African-American, Anglo, bad language, bitch, black, colored, discrimination, fightin' words, Native Americans, Negro, political power, prejudice, profanity, Redskins, son of a bitch, The Man, The Senators, Whitey, words
It’s not the thing itself, but what we name it, and when, and why, that can bring blood to the eye … or the nose.
In the Beginning, there were no swear words, only The Word, and The Word was God. Since then, it’s mostly downhill, though, in its tumble, bad language hasn’t just grown like a giant, profane snowball. Some words and expressions have fallen out of favor, some have fallen in. Depends on where you are, when you are, who you are, and and who you’re talkin’ to.
Fifty years ago, son of a bitch wasn’t the worst thing you could say, unless, like me, you were a ten-year-old, yelling it jokingly through a basement window at a departing friend just as your father appeared at the top of the stairs. Time hasn’t changed its standing much. It’s still slightly malodorous, but, shit, we all use it.
Interestingly, son of a bitch’s source-word, bitch, has gone way up on the fever chart. If I, now an adult, were to yell, So long, Mary, you bitch, just as I yelled, So long, Lefty, you son of a bitch many years ago, I would face consequences far more serious than what my father wrought on me. The passage of time, and an altered political climate, probably account for the change.
When males are in power, calling each other sons of bitches is just horsing around and calling a woman a bitch, though not nice, usually has only personal consequences. But, when women are demanding, and getting, a share of power, calling a woman a bitch is not just a personal slight, it’s a political act, an expression of imagined superiority, and an especially stupid one if it misreads the real power equation involved.
If women are to make real political gains, they’ve got to curb the use of a term that implies inferiority and weakness. Even if a term was never intended as hostile — like Miss or Mrs. — if it suggests unacceptable assumptions, they’ve got to make it UNACCEPTABLE.
African-Americans have been successful at this. When I was a kid, the term Colored was on its way out, its hue changing from polite to patronizing. It was replaced by Negro, which was ok until it was not ok, and African-American or black or black American moved in. Persons of good-will accommodated, though with some confusion and more than a little paternalistic grumbling, since blacks (African-Americans?) themselves rather than white liberals were leading this particular campaign.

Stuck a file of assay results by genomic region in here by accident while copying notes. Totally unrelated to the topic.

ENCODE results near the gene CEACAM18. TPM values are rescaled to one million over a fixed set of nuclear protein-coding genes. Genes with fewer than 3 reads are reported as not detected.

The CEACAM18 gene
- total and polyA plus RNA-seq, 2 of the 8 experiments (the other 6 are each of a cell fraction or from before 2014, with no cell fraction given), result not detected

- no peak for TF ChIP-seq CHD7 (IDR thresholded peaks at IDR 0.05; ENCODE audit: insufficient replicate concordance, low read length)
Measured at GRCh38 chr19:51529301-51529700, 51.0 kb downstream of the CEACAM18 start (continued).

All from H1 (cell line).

(As a thought experiment about words and political power, compare the nastiest, but still weak-kneed, terms in common usage for the sons of the Mayflower or the Daughters of the American Revolution — Whitey? The Man? Anglo? — and compare them to what minorities and more recent immigrants get called. Give me a fuckin’ break!)
Which brings us to the question of Native Americans, and the Redskins nickname for Washington’s NFL team. I don’t think the name was chosen to demean Native Americans. Probably quite the opposite, to symbolize strength, courage, endurance. (From other domains, we have Lions, Tigers, and Bears, but no Mice, Ants, or Voles.)
But, like Miss or Mrs. or Negro, benign intent is irrelevant. If Native Americans can muster the political firepower (and only they have standing to sue), then their saying the term is unacceptable means it is UNACCEPTABLE.
Getting rid of the Redskins nickname won’t solve Native Americans’ profound social and economic problems. Only a fair share of political power can offer that hope. But winning the nickname battle would be an important step.
Interestingly, if Native Americans can succeed against so formidable a foe, they will have shown precisely the strength, courage, and endurance that made them such attractive team symbols in the first place. But there can be no going back. Washington’s NFL team will have to look elsewhere for its symbolism. Considering the team’s obstinate endurance in the face of continuing failure, the answer is right in their own back yard: The Senators.